The UK government has published its long-awaited Integrated Review of Security, Defence, Development and Foreign Policy.
Despite all the talk of a British ‘tilt’ towards the Indo-Pacific, I am greatly reassured by the review’s commitments to actively engage with partners across Africa. It is well past time that the UK puts Africa at the forefront of its international strategy.
On security issues, the UK already cooperates effectively with partners across the continent. Britain works closely with nations in the Horn of Africa to counter the threat posed by Al-Shabab and recently signed a refreshed UK-Kenya Security Compact.
Since 2015, British forces have supported Nigeria in the fight against Boko Haram, helping to seriously degrade the terrorist group’s territorial presence. UK forces are also supporting the French-led Operation Barkhane against extremist groups in the Sahel. But for too long, Britain has neglected its trade ties and investment ties.
Trade and investment
Before the pandemic struck, the world’s five fastest-growing economies were all African. By the end of this century, it could well be the most populous continent on the planet with the greatest growth in sub-Saharan Africa.
Regional leaders like Nigeria will inevitably be superpowers driving forward the global economy, and I have no doubt that the Nigerian successes we see today in music and the arts will be replicated in business, technology, and infrastructure. The same is true for many African countries.
A more prosperous Africa is straightforwardly good for Britain – and yet Africa accounts for just 2.5% of the UK’s trade. South Africa and Nigeria, the continent’s two largest economies, make up 60% of the entire UK-Africa trade relationship. Our investments lag well behind those of France and the United States. It is true that where Britain has idled, other less than democratic powers have stepped in.
China has aggressively used its Belt and Road Initiative to gain influence across Africa with the promise of easy-access financing for much-needed infrastructure. Eighteen months ago, Vladimir Putin launched the first ever Russia-Africa Investment Summit. Turkey and the Gulf states are also drumming up impressive investment opportunities and trade partnerships across the continent.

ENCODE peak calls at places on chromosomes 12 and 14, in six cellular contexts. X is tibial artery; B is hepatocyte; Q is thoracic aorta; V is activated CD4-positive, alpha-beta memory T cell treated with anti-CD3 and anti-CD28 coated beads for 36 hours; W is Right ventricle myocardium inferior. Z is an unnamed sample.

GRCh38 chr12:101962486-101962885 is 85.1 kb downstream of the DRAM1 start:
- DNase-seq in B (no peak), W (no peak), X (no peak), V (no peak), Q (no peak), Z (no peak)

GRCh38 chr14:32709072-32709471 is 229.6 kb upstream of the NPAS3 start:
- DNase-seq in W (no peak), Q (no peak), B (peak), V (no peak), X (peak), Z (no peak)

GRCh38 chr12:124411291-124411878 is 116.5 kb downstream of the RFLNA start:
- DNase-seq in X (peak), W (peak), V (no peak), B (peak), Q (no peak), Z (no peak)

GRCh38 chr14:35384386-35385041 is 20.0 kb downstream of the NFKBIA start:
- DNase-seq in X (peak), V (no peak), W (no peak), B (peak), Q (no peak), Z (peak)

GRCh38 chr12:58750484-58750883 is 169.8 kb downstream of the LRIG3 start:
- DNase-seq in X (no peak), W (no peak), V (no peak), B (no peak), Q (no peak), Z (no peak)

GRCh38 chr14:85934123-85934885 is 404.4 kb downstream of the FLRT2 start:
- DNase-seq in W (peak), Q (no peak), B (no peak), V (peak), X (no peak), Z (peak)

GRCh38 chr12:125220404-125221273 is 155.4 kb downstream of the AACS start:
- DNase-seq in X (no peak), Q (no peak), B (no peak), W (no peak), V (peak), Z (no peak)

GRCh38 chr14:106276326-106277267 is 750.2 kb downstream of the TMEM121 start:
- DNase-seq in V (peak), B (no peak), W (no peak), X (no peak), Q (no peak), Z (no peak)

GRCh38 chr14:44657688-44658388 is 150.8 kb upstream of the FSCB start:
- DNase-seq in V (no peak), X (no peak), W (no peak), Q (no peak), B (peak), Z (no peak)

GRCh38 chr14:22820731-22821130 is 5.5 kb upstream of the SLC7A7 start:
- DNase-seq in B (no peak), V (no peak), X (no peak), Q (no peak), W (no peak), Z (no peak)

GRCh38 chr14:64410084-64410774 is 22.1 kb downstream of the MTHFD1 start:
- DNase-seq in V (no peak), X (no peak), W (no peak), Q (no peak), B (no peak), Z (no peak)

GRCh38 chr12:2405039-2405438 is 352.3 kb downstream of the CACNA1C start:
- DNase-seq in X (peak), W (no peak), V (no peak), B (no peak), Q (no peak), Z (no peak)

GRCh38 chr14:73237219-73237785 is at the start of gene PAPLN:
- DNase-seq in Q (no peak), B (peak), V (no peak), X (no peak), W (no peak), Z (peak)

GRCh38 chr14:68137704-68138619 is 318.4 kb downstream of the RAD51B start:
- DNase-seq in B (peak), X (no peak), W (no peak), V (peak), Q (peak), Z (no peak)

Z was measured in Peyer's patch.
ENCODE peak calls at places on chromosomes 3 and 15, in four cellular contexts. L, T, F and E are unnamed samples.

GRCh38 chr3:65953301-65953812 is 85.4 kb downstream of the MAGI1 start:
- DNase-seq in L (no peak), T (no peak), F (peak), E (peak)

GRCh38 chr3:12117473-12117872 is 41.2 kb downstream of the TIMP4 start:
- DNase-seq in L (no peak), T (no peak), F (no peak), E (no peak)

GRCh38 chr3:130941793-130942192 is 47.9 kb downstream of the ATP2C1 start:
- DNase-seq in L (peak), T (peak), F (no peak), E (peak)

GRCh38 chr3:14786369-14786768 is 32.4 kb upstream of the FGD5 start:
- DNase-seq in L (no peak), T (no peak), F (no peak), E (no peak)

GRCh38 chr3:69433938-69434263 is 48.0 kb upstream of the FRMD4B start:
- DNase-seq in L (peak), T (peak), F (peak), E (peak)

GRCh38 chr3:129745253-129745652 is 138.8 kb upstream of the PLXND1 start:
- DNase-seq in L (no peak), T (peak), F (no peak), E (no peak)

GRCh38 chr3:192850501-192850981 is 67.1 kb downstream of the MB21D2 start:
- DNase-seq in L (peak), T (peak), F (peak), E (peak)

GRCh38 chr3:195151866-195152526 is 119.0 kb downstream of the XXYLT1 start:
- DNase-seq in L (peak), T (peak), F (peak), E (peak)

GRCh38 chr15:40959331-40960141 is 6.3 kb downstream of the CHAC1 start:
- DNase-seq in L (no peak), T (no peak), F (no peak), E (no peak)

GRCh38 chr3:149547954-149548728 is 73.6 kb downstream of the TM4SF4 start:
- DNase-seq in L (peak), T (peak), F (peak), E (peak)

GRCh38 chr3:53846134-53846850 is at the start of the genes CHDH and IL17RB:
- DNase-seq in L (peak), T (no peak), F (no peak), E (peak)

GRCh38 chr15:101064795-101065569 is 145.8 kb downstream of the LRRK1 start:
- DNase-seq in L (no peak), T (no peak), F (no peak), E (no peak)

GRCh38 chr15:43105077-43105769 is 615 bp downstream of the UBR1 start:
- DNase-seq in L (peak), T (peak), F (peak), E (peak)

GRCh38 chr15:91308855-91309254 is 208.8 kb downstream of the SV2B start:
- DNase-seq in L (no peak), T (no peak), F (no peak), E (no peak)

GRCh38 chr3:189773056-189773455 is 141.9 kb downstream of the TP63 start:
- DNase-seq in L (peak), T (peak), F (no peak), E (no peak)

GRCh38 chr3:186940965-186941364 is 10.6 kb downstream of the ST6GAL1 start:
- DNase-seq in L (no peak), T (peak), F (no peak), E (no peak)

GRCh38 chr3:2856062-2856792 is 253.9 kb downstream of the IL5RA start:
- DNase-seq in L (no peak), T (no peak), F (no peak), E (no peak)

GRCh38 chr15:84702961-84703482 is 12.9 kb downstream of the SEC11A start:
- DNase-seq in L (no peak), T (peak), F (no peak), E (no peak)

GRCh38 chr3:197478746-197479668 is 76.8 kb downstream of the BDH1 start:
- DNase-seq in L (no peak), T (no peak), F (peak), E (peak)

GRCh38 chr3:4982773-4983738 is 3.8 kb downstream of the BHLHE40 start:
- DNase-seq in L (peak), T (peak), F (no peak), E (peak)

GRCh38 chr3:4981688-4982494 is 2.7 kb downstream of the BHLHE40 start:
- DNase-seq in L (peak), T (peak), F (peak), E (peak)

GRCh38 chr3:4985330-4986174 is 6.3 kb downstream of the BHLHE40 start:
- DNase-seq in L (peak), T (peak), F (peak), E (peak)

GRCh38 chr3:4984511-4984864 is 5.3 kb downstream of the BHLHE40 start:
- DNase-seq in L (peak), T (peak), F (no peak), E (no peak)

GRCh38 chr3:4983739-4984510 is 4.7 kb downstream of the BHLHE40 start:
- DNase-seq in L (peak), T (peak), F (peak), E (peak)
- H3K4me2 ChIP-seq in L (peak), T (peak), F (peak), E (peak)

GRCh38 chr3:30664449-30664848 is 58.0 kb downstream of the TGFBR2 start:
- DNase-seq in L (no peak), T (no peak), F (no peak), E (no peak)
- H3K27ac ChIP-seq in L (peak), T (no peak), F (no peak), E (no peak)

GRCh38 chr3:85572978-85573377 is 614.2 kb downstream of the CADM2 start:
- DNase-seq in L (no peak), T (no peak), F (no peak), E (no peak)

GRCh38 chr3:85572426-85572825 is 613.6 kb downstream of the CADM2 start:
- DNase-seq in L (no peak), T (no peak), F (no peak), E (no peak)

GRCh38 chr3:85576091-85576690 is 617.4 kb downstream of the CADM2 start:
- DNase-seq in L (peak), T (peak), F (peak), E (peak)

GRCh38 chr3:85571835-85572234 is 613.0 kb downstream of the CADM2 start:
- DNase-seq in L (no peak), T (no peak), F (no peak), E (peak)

The UK is not about to rival China’s Belt and Road Initiative. But it can learn from China’s strategy of melding trade and diplomacy to build mutually beneficial partnerships.
African leaders understand that job creation, transport networks, power grids, renewable energy projects and digital infrastructure are the foundations of future growth. Chinese money has offered a seductive route to meeting these real-world development needs – even when the ‘debt trap’ strings attached can be punishing.
The UK must now seize the initiative. Last year’s Africa Investment Summit, which brought together 14 African leaders in London, marked an important step in the right direction. The Covid-19 pandemic should spur us further into action, as African economies look to bounce back strongly.
Nigeria, for example, recently exited recession and announced the largest infrastructure spending drive on record, pumping $2.63bn into the economy aimed at upgrading the country’s roads, railways and power grids.
The Buhari administration has also invested heavily in broadband to support its broader modernisation and diversification strategy. The UK should be facilitating trade cooperation on all of these issues, and participating in the growth of a country with unbounded potential.
With foreign and development policy now managed under one roof, I hoped to see a greater emphasis on using the UK aid budget to support this kind of infrastructural development, alongside valuable social projects to promote gender equality, education, democracy and other core values.
In this respect, the government’s mistaken decision to reduce the UK’s aid budget from 0.7% to 0.5% of national income at this crucial moment goes entirely against the grain of its ‘Global Britain’ vision, especially given the commitment to achieving the UN Sustainable Development Goals by 2030.
This will require substantial investment in many policies, in particular poverty, malnutrition, health, education and economic growth.
More promising is the UK’s grand ambition, laid out in the Integrated Review, to become a science and technology “superpower”. Whether in clean energy, sustainable agriculture or healthcare, there is significant scope for cooperation with Africa to form a key pillar of that strategy – supporting development and climate resilience in the process.
The launch of joint tech hubs with Kenya, South Africa and Nigeria in 2018 is an example of the type of constructive engagement, sharing expertise and creating jobs, that should be replicated elsewhere on the continent.
The UK and Africa enjoy longstanding cultural and historical ties. But the recent story of UK-Africa relations shows that neither latent cultural affinity, nor security partnerships, are enough to stimulate deeper trade relations. A concerted strategy for boosting trade cooperation around issues of mutual self-interest is required – the UK must act quickly.
Source: The Africa Report